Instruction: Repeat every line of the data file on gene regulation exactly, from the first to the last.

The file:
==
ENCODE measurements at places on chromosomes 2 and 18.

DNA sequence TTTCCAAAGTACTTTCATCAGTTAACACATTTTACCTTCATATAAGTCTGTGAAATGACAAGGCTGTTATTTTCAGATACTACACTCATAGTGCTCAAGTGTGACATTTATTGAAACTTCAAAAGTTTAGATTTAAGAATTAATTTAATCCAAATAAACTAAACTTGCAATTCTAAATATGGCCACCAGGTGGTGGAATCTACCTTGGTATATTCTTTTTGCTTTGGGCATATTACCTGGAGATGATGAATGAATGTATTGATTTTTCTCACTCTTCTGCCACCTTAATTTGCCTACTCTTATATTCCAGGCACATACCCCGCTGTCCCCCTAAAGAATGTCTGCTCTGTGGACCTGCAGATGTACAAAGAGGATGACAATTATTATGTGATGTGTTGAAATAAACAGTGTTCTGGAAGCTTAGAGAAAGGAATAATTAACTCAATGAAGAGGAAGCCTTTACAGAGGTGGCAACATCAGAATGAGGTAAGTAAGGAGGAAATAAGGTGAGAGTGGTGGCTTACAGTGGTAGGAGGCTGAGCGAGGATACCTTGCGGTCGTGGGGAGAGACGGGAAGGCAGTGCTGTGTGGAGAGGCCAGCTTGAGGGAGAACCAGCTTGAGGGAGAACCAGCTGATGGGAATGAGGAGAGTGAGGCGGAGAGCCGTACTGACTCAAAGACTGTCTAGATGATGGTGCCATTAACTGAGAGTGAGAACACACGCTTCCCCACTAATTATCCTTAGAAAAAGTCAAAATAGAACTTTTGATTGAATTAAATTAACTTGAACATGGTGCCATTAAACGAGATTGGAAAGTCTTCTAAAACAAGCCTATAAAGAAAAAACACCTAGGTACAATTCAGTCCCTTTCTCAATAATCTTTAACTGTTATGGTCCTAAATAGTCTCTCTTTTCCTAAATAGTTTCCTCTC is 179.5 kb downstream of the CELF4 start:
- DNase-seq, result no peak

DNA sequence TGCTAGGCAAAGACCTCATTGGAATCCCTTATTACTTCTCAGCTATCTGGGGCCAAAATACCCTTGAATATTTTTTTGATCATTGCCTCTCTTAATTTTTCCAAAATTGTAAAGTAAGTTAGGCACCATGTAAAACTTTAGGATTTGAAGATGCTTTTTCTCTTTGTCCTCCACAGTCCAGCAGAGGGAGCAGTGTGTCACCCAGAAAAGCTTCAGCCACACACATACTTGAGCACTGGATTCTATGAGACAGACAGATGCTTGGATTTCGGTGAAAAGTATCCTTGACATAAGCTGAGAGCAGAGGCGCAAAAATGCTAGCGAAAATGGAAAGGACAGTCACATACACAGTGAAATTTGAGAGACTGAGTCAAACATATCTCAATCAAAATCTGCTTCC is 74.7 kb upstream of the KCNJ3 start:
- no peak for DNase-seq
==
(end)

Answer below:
ENCODE measurements at places on chromosomes 2 and 18.

DNA sequence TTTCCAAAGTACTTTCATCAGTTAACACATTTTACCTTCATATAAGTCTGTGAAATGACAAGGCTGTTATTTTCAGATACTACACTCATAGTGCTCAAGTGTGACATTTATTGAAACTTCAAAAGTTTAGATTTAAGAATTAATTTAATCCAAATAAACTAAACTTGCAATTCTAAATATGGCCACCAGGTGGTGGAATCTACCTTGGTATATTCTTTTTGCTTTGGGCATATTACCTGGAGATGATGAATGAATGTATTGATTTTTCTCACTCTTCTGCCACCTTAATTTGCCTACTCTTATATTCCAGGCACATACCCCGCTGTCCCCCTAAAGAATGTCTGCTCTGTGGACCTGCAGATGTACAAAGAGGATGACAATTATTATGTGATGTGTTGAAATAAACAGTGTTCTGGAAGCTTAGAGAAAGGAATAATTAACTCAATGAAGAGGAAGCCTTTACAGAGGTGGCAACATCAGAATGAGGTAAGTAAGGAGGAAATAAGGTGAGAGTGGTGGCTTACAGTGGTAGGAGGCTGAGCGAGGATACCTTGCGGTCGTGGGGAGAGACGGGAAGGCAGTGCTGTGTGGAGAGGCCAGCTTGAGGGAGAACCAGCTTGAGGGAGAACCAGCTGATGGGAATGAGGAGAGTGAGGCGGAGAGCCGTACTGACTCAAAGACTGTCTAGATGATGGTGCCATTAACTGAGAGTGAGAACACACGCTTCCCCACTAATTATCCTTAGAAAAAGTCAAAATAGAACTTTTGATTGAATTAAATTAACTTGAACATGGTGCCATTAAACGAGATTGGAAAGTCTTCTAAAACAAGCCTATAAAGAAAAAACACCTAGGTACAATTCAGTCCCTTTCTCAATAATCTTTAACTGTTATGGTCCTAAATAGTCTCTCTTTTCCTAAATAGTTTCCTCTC is 179.5 kb downstream of the CELF4 start:
- DNase-seq, result no peak

DNA sequence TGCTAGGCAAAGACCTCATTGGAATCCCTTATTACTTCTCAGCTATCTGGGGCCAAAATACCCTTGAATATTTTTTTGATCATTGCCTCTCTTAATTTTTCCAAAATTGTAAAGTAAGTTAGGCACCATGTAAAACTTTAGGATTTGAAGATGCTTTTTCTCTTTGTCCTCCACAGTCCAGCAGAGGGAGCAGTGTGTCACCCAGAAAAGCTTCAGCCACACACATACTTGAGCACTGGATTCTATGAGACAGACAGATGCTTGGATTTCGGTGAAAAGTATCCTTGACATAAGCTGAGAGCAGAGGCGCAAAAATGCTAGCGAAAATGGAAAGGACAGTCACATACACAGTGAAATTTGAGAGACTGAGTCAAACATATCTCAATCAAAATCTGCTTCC is 74.7 kb upstream of the KCNJ3 start:
- no peak for DNase-seq